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With Friends Like These.....
Modeste Mussorgsky (1839-81) and the Mighty Five (1856-1870)

Maybe you've been wondering why there aren't any reality shows dedicated to classical composers. I have a theory: 1) because they're dead, and 2) nobody would be interested. But if it makes my colleagues feel any better, I would go on to suggest that people are only marginally more interested in the various subjects the current shows are supposed to be about. What they are really there to see is the backbiting and dysfunctional ego wars that go on between the people involved. So in a nod in that general direction, and with the glum prediction that this soon will be the most popular page on the whole website, Pianonoise dedicates this glimpse into the life of a famous composer to vicious gossiping among his so-called friends.

They were known as 'The Mighty Five.'  Or 'The Mighty handful.'  I think after this article you'll incline to the latter interpretation. Then there is always 'The Mighty Fistful,' my personal favorite.

At any rate, there were five of them. Russian composers all, from a time before the Petersburg (1861) and Moscow (1866) conservatories systematized musical education in Russia (or were in their infancies), or the Soviet State mechanized it. They met together to play their compositions for one another, give and receive opinions and criticism about their music, and perhaps get moral support.

Reading their letters to and about each other, though, it is hard to imagine much truth in that last phrase. For, like many people who are friendly enough to your face but willing to let fly with all kinds of rudeness behind your back, these composers were more than a little unkind to one another at times. They could also be effusive in their praise, even sometimes when the other composer was not in the room.

But you've never seen a composer cut down his peers with such efficiency as you will in this letter from the group's spiritual head, Dmitri Balakirev, to a fellow named Stasov, a music critic who was not a member of the group. Balakirev manages to cut the legs out from under three of the group's members in as many lines. Only Borodin is for some reason omitted (maybe he hadn't joined the group yet):

 "...please write me, I have no one but you.  I don't count Cui, he is a talent, but not a human being in a social sense; Mussorgsky is practically an idiot. R.-Korsakov is as yet a charming child, of great promise, but by the time he blossoms into full light, I will already be old and will be useless to him.  Besides you, I can find no one whom I need..."

You'll note that Balakirev isn't exactly condemning them all artistically, it's just personal. So far, anyway.

They were musical outsiders, and they all had plenty of practice taking criticism. The very term 'Mighty Five' was meant to be a slam by their critics, and the composers used it (when they used it at all) defiantly back. Already there was a conflict between the professionally educated and conservatory minded composers and those talented amateurs who didn't seem to fit the system. All five had day jobs. Borodin was a chemist, Mussorgsky worked for the civil service. Rimsky-Korsakov was a naval officer, Cui was an army man. Balakirev appears to be the only professional musician among them, and he was their leader.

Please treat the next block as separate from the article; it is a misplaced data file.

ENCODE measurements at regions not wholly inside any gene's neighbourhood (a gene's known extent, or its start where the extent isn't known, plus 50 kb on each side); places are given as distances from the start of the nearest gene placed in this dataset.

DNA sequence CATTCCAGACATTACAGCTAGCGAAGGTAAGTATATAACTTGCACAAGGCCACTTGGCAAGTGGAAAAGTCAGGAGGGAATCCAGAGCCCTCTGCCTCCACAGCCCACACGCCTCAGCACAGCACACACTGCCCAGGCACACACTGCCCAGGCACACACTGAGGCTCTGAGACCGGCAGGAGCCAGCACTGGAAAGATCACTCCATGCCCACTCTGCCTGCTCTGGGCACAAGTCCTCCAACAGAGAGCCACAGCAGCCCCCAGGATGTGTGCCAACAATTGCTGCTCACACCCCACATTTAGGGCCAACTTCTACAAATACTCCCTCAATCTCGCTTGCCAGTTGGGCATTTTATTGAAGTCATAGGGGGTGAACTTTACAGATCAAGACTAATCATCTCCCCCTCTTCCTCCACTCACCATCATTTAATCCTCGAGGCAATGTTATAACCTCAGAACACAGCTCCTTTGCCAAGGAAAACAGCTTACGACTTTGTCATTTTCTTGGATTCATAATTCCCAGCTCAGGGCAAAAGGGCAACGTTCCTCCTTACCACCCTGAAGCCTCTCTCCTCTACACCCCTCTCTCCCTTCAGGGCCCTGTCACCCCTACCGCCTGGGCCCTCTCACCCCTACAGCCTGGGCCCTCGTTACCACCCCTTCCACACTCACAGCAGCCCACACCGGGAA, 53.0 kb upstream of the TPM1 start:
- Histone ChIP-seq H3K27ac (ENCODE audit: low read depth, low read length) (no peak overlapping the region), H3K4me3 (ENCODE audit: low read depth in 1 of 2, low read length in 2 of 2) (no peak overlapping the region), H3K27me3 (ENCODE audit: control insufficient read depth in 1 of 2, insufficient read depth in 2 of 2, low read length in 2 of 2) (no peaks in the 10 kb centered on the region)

There was more to it than their lack of formal musical education. It wasn't simply a matter of those without learning trying to belittle those who had it. In the 19th century the conservatory system already become an attempt to teach mainly the music of Beethoven and Brahms and Mozart, good Germans all (more or less). Composers in other countries in the late 19th century had to make up their minds: did they want to sound like Germans or did they want to create a distinctive national sound in their work, capture the spirit of their own people, rather than imitate what had brought acclaim to foreigners?

The Mighty Five were dedicated to the cause of what they considered a distinctively Russian music. They simply weren't dedicated to unanimity with regard to how to get there. In fact they could be downright nasty about it. But I'm going to focus mainly on the group's criticism of one man, Modeste Mussorgsky. The comments about him can be found in a book called "Mussorgsky Reader; A Life of Modeste Petrovich Mussorgsky in Letters and Documents," which was edited and translated by Jay Leyda and Sergei Bertensson, without whom all of the materials in quotes in this article would be in Russian (which I don't read)! The book is mostly concerned with all things Mussorgsky, being a collection of letters sent to or from the composer, but the editors have included a few letters in which other members of the Mighty Five discussed the composer behind his back, and this is the interesting muck that I want to dredge up here.

Cesar Cui got to be the old man of the group. He outlived the others, and passed on in 1918, at 83, after a life of musical invective most famously remembered in his criticism of Rachmaninoff on the occasion of the premiere of the young composer's First Symphony which was so nasty it sent him into a depression. In it Cui spoke of a 'contest in hell for the most fiendish composition' which Rachmaninoff would easily win. But, as you'll see Cui spent a lifetime honing his verbal nastiness on all sorts of musical targets, including other members of The Five. We'll start mild and grow spicier: